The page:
The most common reason to get married is to become a family and a wedding is generally the celebration of becoming that family with…your family. Who and how big in numbers your “family” is can be determined by making a list, in order of importance, of who you want to be there. Whose support you’d like as you promise to love someone forever. Then draw a line where the list divides between “must-have” and “negotiable”. There, all done. Your guest list should be the “must-haves”, for they represent your chosen family and you don’t need anyone else. Let the “negotiables” and “would-be ceremony-only” guests off the hook. Chances are anyone you invite because you think you have to will attend only because they think they have to. And that is not the stuff miracles are made of.

My advice: Only invite guests that you can “afford” to have with you all day long.

Hope that’s helpful,


David Connolly is the owner of Aisle File, Toronto’s premiere wedding agency. He was a contributing author to Rich Bride, Poor Bride’s Ultimate Wedding Planning Guide and is a recurring wedding advisor on Entertainment Tonight Canada, Breakfast Television and is a series expert on Big Voice, currently airing on the Oprah Winfrey Network.

10 Ways To Avoid Winter Wedding Weather Worries

advice » Planning

Photo courtesy iStockphoto

Celebrity wedding planner David Connolly from Rich Bride, Poor Bride has joined Weddingbells as a guest blogger answering all of your burning wedding-related questions.

Are the risks of an unpredictable forecast worth the reward of the magic (and often cost savings) winter weddings bring? Absolutely! Here are some tips to help you navigate through the unique challenges the season brings.

1.  HIDE
If Mother Nature creates a vista that isn’t in your vision you can rent a walled, entrance canopy tent to keep your guests protected from the weather and the less than perfect scenery. Likewise, if the view from the reception room is of a storm that might cause guest anxiety/early departure or is of mud-puddled, frosted grass that looks nothing like view in the brochure, consider changing the view either by drawing the curtains, installing semi-opaque sheers over the windows or focusing the attention on you through lighting and a gorgeous backdrop.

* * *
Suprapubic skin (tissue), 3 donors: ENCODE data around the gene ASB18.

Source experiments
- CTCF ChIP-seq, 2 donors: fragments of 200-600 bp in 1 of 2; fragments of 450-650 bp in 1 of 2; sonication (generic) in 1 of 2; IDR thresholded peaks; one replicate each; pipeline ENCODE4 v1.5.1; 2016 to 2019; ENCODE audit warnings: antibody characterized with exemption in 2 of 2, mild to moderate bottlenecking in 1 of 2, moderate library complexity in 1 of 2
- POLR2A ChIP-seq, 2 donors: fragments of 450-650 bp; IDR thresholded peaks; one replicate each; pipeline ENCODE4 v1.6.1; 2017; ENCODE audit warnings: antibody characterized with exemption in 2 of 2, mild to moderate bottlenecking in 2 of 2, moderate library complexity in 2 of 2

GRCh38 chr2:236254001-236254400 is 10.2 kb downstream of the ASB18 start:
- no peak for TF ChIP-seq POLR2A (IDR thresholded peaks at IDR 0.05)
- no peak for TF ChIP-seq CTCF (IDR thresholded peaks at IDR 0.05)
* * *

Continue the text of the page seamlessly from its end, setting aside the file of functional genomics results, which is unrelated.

A comfortable, well-functioning coat check area is vital and an easy DIY project if one isn’t available at your venue(s). You’ll need: Standard-sized coat racks (large enough to accommodate approximately 30 coats each) as well as perforated ‘double-numbered’ tickets pre-hung on the hangars to aid in recovery. There should also be ample, available seating to change out of snow/rain boots into dry shoes and a place to store the wet footwear. Finally, stickers or tags guests can write their name on and affix to their umbrellas makes returning a mass of black umbrellas easier at the end of the night. If guests choose to wear snowy or muddy footwear into the ceremony space, make sure they walk around the centre aisle to their seats and that any foot wiping mats are removed before the bride’s entrance.